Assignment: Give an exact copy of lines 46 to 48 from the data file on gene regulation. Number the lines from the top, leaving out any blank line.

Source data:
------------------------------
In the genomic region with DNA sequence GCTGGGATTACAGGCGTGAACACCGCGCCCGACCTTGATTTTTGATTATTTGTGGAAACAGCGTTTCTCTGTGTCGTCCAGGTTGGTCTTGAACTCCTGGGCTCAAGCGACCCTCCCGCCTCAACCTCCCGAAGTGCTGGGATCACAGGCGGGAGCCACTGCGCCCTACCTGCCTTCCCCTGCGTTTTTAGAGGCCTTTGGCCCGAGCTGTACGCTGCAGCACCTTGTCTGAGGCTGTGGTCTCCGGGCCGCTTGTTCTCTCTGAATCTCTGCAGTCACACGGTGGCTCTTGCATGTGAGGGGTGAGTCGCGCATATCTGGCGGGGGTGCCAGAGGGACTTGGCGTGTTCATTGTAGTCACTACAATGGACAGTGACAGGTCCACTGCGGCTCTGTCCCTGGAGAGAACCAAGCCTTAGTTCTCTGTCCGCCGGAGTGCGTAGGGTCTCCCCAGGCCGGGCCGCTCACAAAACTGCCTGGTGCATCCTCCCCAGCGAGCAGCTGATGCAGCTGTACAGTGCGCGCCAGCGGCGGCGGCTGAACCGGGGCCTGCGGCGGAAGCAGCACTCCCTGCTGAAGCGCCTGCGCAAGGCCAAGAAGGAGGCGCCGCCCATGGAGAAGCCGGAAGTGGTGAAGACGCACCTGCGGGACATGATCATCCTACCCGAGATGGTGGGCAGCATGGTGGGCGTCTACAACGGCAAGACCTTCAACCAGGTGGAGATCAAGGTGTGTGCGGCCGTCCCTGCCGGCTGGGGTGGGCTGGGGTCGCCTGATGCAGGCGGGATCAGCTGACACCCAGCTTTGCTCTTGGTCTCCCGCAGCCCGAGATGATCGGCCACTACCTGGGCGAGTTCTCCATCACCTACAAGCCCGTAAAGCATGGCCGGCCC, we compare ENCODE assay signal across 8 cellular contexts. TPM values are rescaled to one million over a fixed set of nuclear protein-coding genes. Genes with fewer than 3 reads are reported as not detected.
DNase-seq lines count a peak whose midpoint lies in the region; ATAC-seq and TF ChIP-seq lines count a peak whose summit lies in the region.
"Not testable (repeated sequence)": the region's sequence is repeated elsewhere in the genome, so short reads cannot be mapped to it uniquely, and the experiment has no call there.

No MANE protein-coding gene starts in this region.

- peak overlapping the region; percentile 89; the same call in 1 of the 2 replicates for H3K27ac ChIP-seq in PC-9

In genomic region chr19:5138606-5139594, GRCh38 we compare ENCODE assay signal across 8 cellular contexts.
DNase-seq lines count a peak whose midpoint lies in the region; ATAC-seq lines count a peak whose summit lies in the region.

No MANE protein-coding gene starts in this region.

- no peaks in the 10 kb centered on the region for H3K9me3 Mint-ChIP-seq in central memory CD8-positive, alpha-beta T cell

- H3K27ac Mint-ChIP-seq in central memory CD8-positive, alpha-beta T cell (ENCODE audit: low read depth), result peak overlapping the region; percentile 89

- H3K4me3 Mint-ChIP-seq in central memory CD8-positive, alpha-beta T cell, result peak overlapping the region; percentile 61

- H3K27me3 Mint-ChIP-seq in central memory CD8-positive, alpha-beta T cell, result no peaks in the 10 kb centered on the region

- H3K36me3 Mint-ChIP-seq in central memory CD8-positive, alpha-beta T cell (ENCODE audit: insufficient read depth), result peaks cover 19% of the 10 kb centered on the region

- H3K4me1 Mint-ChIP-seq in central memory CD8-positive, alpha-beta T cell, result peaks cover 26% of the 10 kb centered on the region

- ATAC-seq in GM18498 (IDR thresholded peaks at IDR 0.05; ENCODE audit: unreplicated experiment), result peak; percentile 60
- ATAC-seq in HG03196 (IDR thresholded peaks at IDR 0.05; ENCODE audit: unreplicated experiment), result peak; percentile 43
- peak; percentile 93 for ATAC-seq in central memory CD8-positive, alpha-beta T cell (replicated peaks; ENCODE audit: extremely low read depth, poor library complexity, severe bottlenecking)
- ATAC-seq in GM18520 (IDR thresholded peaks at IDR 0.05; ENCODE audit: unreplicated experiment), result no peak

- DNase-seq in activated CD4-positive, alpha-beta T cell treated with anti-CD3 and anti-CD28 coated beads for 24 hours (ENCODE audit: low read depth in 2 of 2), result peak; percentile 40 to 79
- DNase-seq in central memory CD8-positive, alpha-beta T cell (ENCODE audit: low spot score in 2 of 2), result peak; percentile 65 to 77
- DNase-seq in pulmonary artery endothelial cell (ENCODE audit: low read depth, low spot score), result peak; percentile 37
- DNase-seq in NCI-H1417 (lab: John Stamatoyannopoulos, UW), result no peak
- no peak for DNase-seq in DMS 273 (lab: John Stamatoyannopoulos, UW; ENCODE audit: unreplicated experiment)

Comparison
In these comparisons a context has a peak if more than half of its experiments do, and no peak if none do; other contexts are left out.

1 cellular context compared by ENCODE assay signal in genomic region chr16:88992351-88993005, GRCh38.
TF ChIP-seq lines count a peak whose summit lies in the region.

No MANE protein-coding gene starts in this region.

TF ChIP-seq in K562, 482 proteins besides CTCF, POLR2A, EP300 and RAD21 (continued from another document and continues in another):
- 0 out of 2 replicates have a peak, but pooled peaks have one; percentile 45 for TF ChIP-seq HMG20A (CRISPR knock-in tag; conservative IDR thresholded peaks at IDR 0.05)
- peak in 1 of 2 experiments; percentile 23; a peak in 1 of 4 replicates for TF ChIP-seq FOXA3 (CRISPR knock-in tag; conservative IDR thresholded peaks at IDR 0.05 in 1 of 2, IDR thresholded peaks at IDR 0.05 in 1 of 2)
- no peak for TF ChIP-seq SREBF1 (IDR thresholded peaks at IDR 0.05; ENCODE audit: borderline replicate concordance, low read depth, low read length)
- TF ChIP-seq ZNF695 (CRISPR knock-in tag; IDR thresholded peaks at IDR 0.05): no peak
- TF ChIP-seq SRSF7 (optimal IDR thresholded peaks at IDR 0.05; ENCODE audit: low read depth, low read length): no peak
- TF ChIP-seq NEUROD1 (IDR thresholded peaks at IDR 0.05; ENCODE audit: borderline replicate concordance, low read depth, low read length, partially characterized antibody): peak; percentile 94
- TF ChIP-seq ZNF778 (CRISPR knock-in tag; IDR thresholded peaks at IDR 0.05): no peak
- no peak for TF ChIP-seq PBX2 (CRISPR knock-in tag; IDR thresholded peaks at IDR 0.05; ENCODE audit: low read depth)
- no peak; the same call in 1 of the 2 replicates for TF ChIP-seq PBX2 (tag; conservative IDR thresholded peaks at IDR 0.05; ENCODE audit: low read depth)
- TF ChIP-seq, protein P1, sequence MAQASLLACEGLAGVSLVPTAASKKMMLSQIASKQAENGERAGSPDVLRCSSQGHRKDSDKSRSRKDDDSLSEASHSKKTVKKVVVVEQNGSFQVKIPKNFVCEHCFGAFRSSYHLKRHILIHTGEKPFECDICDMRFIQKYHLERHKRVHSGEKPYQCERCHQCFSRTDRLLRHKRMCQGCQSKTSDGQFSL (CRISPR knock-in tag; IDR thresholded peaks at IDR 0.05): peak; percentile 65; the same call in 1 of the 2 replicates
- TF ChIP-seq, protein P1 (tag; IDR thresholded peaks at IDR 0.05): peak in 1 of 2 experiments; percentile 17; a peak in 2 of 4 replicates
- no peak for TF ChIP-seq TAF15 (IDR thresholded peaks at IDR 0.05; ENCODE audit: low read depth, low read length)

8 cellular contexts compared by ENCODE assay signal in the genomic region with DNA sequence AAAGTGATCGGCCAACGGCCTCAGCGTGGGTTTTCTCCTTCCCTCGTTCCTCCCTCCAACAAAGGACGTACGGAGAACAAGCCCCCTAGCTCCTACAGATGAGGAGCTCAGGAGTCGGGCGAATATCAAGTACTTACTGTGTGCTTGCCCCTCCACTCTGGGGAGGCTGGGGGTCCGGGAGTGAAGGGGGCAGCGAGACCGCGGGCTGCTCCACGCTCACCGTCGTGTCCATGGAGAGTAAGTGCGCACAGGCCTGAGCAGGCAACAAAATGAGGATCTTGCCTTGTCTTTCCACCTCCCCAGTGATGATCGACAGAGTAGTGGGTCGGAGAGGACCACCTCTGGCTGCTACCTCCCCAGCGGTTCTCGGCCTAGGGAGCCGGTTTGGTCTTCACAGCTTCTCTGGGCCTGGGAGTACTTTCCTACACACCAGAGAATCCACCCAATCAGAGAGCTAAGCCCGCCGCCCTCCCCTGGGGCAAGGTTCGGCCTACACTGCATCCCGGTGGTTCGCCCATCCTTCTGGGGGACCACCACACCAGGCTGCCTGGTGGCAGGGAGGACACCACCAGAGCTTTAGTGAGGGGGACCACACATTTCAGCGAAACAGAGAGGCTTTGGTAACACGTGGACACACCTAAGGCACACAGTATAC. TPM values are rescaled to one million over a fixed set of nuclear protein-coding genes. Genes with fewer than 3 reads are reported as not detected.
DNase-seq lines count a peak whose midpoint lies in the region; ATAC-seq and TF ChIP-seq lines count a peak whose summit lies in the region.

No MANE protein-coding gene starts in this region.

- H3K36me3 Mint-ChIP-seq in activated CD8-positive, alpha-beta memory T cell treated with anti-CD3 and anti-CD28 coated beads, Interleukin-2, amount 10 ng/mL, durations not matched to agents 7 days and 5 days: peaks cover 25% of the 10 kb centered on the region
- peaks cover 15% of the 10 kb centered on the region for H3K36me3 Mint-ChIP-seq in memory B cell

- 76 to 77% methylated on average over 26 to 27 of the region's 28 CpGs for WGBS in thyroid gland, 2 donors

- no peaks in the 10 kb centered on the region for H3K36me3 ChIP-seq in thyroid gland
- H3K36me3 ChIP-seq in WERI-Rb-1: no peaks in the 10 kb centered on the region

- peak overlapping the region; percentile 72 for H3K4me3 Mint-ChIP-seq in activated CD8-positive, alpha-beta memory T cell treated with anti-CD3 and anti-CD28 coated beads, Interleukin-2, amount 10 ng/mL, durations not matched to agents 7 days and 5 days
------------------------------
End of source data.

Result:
- peaks cover 15% of the 10 kb centered on the region for H3K36me3 Mint-ChIP-seq in memory B cell

- 76 to 77% methylated on average over 26 to 27 of the region's 28 CpGs for WGBS in thyroid gland, 2 donors

- no peaks in the 10 kb centered on the region for H3K36me3 ChIP-seq in thyroid gland